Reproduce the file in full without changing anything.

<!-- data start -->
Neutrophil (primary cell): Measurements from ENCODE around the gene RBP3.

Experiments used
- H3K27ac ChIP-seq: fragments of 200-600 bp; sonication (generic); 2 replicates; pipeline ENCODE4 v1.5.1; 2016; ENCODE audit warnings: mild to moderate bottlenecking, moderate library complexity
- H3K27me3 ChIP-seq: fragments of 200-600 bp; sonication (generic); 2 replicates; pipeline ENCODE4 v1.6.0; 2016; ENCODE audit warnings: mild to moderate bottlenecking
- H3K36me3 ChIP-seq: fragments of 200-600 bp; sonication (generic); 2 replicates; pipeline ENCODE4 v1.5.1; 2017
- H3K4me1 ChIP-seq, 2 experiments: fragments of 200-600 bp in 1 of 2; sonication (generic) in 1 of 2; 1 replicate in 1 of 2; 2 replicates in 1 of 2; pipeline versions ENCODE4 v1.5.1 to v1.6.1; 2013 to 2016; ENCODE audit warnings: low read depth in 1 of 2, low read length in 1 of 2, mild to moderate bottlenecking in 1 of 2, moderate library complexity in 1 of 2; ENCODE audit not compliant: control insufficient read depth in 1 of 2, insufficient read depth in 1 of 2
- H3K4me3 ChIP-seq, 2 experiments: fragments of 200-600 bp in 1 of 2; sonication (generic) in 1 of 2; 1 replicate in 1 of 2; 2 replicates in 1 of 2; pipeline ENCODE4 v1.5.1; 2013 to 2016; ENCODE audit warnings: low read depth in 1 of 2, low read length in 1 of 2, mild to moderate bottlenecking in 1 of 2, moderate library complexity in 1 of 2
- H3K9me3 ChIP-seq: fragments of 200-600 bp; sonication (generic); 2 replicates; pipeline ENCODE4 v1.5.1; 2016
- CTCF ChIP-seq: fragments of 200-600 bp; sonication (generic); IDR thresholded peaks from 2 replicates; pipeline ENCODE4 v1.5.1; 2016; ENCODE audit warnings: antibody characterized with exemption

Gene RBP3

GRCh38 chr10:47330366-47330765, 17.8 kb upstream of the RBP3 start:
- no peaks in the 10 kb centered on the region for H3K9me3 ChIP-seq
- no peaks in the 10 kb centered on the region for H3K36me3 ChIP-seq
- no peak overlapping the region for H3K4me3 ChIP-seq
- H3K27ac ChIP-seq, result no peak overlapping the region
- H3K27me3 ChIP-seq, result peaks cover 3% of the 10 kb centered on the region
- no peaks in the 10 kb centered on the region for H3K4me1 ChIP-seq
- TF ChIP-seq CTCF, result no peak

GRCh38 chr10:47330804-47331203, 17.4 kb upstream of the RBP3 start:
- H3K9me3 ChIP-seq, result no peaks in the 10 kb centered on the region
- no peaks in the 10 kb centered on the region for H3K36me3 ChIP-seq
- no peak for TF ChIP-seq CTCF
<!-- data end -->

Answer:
Neutrophil (primary cell): Measurements from ENCODE around the gene RBP3.

Experiments used
- H3K27ac ChIP-seq: fragments of 200-600 bp; sonication (generic); 2 replicates; pipeline ENCODE4 v1.5.1; 2016; ENCODE audit warnings: mild to moderate bottlenecking, moderate library complexity
- H3K27me3 ChIP-seq: fragments of 200-600 bp; sonication (generic); 2 replicates; pipeline ENCODE4 v1.6.0; 2016; ENCODE audit warnings: mild to moderate bottlenecking
- H3K36me3 ChIP-seq: fragments of 200-600 bp; sonication (generic); 2 replicates; pipeline ENCODE4 v1.5.1; 2017
- H3K4me1 ChIP-seq, 2 experiments: fragments of 200-600 bp in 1 of 2; sonication (generic) in 1 of 2; 1 replicate in 1 of 2; 2 replicates in 1 of 2; pipeline versions ENCODE4 v1.5.1 to v1.6.1; 2013 to 2016; ENCODE audit warnings: low read depth in 1 of 2, low read length in 1 of 2, mild to moderate bottlenecking in 1 of 2, moderate library complexity in 1 of 2; ENCODE audit not compliant: control insufficient read depth in 1 of 2, insufficient read depth in 1 of 2
- H3K4me3 ChIP-seq, 2 experiments: fragments of 200-600 bp in 1 of 2; sonication (generic) in 1 of 2; 1 replicate in 1 of 2; 2 replicates in 1 of 2; pipeline ENCODE4 v1.5.1; 2013 to 2016; ENCODE audit warnings: low read depth in 1 of 2, low read length in 1 of 2, mild to moderate bottlenecking in 1 of 2, moderate library complexity in 1 of 2
- H3K9me3 ChIP-seq: fragments of 200-600 bp; sonication (generic); 2 replicates; pipeline ENCODE4 v1.5.1; 2016
- CTCF ChIP-seq: fragments of 200-600 bp; sonication (generic); IDR thresholded peaks from 2 replicates; pipeline ENCODE4 v1.5.1; 2016; ENCODE audit warnings: antibody characterized with exemption

Gene RBP3

GRCh38 chr10:47330366-47330765, 17.8 kb upstream of the RBP3 start:
- no peaks in the 10 kb centered on the region for H3K9me3 ChIP-seq
- no peaks in the 10 kb centered on the region for H3K36me3 ChIP-seq
- no peak overlapping the region for H3K4me3 ChIP-seq
- H3K27ac ChIP-seq, result no peak overlapping the region
- H3K27me3 ChIP-seq, result peaks cover 3% of the 10 kb centered on the region
- no peaks in the 10 kb centered on the region for H3K4me1 ChIP-seq
- TF ChIP-seq CTCF, result no peak

GRCh38 chr10:47330804-47331203, 17.4 kb upstream of the RBP3 start:
- H3K9me3 ChIP-seq, result no peaks in the 10 kb centered on the region
- no peaks in the 10 kb centered on the region for H3K36me3 ChIP-seq
- no peak for TF ChIP-seq CTCF